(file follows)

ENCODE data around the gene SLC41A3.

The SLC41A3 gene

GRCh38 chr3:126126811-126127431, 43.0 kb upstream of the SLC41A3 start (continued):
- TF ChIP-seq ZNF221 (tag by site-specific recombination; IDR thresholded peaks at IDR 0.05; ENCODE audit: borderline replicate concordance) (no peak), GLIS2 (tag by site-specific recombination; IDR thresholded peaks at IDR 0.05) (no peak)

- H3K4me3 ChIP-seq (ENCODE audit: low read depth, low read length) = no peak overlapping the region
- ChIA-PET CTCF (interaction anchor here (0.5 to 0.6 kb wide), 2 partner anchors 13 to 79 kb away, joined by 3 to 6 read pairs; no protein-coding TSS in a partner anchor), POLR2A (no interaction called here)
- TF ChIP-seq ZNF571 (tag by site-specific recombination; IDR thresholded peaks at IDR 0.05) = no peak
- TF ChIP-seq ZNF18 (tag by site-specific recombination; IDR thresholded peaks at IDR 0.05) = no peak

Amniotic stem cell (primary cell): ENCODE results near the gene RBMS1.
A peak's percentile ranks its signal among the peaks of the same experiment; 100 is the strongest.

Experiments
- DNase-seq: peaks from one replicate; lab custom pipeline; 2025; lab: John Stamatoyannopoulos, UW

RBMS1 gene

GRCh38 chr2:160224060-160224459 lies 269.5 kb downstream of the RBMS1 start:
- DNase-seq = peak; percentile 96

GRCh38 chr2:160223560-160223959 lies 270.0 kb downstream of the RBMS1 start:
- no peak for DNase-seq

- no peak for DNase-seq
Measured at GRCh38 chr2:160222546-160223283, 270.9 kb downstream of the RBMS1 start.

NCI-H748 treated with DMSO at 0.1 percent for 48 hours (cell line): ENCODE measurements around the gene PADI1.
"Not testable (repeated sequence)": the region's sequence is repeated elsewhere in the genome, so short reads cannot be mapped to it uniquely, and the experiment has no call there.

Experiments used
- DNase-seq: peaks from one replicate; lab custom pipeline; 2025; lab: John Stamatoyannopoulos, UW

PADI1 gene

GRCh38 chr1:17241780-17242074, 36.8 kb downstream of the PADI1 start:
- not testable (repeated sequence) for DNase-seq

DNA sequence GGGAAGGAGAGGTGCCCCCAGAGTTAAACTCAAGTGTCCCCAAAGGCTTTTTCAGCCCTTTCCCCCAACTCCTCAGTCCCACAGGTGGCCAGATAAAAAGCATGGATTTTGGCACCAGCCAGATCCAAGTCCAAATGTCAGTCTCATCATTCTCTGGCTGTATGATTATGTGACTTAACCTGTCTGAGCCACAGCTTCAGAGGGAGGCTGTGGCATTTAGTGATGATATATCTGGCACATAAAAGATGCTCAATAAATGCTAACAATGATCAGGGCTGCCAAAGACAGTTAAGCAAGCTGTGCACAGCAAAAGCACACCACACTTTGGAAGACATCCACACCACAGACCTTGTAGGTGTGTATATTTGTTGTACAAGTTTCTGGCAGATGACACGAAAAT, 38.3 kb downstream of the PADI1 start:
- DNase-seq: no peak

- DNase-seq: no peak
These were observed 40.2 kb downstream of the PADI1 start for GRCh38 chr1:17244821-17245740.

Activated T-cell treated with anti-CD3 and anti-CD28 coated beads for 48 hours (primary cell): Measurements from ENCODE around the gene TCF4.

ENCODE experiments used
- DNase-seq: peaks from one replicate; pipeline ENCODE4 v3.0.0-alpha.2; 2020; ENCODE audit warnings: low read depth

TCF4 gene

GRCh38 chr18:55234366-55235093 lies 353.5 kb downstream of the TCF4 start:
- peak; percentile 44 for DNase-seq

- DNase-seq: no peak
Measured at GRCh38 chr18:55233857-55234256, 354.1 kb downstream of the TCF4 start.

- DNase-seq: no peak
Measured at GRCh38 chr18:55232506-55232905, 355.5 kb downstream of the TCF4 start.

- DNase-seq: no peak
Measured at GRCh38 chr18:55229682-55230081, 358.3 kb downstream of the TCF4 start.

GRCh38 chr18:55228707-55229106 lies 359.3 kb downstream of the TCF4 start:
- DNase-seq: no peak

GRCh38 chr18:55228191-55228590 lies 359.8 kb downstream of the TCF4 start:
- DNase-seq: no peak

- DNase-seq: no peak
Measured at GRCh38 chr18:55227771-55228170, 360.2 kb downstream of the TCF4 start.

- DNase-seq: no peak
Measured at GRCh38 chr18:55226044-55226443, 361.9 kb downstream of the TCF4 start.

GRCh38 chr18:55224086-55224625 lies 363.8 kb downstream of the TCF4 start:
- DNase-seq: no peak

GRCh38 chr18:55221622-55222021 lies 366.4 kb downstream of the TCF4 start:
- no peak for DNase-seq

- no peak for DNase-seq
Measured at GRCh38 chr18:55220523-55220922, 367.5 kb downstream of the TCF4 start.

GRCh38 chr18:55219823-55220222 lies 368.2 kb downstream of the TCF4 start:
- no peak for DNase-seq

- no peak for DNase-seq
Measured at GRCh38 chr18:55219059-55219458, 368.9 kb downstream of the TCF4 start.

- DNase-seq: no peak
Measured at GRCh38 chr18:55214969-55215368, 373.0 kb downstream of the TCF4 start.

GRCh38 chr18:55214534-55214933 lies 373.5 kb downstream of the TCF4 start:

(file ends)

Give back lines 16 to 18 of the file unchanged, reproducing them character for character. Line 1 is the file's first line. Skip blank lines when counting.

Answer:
GRCh38 chr2:160223560-160223959 lies 270.0 kb downstream of the RBMS1 start:
- no peak for DNase-seq

- no peak for DNase-seq